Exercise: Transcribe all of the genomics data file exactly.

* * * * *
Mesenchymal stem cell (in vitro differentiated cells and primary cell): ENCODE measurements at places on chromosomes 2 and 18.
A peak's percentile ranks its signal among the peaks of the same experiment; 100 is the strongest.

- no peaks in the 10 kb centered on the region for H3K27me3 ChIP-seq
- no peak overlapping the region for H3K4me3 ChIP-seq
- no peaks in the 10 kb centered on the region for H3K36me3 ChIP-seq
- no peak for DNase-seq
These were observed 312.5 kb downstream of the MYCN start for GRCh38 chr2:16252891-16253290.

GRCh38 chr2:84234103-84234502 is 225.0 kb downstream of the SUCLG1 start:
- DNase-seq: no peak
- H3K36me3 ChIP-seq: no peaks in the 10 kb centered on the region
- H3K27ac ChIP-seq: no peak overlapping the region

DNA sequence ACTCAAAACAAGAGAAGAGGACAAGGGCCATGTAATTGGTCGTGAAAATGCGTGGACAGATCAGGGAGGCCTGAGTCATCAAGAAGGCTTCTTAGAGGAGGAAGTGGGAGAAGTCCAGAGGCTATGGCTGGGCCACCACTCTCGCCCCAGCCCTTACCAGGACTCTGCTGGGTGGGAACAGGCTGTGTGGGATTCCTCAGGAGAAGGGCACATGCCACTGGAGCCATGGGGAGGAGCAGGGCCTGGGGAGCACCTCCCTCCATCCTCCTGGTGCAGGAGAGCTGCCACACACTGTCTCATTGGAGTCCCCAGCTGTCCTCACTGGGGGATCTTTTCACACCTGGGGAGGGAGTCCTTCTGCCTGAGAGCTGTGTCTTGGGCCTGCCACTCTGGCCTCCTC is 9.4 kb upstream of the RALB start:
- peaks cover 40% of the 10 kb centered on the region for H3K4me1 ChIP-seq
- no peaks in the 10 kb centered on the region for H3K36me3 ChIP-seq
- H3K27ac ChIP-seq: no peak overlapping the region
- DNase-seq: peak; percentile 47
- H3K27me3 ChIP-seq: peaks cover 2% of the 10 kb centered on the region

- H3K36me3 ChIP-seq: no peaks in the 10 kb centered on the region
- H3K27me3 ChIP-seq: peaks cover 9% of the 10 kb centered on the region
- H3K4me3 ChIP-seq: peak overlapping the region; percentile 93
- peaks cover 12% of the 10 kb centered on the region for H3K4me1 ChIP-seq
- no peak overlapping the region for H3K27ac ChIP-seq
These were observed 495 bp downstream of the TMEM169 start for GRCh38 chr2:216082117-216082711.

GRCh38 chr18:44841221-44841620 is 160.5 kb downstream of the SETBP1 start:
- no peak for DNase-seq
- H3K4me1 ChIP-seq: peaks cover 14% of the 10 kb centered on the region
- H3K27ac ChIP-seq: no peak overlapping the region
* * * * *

Mesenchymal stem cell (in vitro differentiated cells and primary cell): ENCODE measurements at places on chromosomes 2 and 18.
A peak's percentile ranks its signal among the peaks of the same experiment; 100 is the strongest.

- no peaks in the 10 kb centered on the region for H3K27me3 ChIP-seq
- no peak overlapping the region for H3K4me3 ChIP-seq
- no peaks in the 10 kb centered on the region for H3K36me3 ChIP-seq
- no peak for DNase-seq
These were observed 312.5 kb downstream of the MYCN start for GRCh38 chr2:16252891-16253290.

GRCh38 chr2:84234103-84234502 is 225.0 kb downstream of the SUCLG1 start:
- DNase-seq: no peak
- H3K36me3 ChIP-seq: no peaks in the 10 kb centered on the region
- H3K27ac ChIP-seq: no peak overlapping the region

DNA sequence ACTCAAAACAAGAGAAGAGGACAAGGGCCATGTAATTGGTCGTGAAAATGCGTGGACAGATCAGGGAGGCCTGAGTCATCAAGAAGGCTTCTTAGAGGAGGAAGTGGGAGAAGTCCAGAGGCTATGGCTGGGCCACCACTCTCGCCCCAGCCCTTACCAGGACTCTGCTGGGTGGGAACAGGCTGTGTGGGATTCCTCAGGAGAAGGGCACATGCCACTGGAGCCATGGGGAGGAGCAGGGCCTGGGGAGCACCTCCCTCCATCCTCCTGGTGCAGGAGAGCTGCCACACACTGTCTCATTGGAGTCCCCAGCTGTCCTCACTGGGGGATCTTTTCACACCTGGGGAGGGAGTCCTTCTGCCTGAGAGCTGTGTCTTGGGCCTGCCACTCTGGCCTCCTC is 9.4 kb upstream of the RALB start:
- peaks cover 40% of the 10 kb centered on the region for H3K4me1 ChIP-seq
- no peaks in the 10 kb centered on the region for H3K36me3 ChIP-seq
- H3K27ac ChIP-seq: no peak overlapping the region
- DNase-seq: peak; percentile 47
- H3K27me3 ChIP-seq: peaks cover 2% of the 10 kb centered on the region

- H3K36me3 ChIP-seq: no peaks in the 10 kb centered on the region
- H3K27me3 ChIP-seq: peaks cover 9% of the 10 kb centered on the region
- H3K4me3 ChIP-seq: peak overlapping the region; percentile 93
- peaks cover 12% of the 10 kb centered on the region for H3K4me1 ChIP-seq
- no peak overlapping the region for H3K27ac ChIP-seq
These were observed 495 bp downstream of the TMEM169 start for GRCh38 chr2:216082117-216082711.

GRCh38 chr18:44841221-44841620 is 160.5 kb downstream of the SETBP1 start:
- no peak for DNase-seq
- H3K4me1 ChIP-seq: peaks cover 14% of the 10 kb centered on the region
- H3K27ac ChIP-seq: no peak overlapping the region